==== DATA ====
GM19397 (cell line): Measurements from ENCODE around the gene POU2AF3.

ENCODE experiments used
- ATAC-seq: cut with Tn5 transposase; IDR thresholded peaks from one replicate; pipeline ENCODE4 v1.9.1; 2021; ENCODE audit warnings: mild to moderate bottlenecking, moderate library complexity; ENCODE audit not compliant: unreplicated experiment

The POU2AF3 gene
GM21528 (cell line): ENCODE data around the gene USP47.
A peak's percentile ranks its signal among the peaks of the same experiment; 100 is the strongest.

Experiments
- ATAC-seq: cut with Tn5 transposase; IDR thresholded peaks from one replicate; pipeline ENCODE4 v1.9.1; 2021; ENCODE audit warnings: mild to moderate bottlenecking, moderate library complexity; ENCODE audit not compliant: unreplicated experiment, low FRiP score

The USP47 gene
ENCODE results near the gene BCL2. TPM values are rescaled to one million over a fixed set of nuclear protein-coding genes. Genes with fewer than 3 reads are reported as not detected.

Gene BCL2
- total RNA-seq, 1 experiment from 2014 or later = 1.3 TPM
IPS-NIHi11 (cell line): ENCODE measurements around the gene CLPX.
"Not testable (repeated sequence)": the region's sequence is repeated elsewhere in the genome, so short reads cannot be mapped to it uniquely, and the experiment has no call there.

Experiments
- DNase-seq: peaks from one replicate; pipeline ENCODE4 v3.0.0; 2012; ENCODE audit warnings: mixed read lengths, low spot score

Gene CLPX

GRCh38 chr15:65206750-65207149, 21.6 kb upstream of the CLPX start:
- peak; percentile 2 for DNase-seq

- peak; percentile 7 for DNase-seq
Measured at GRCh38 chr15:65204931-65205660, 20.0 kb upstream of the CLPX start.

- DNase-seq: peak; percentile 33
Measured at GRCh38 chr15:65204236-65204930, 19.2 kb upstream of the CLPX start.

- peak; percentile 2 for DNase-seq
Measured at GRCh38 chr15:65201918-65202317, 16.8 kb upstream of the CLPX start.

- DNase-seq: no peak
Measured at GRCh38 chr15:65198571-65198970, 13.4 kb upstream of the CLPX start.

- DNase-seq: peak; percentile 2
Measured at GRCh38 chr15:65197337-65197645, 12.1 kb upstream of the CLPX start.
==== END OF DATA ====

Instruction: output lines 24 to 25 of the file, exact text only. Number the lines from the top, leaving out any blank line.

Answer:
- peak; percentile 2 for DNase-seq
Measured at GRCh38 chr15:65201918-65202317, 16.8 kb upstream of the CLPX start.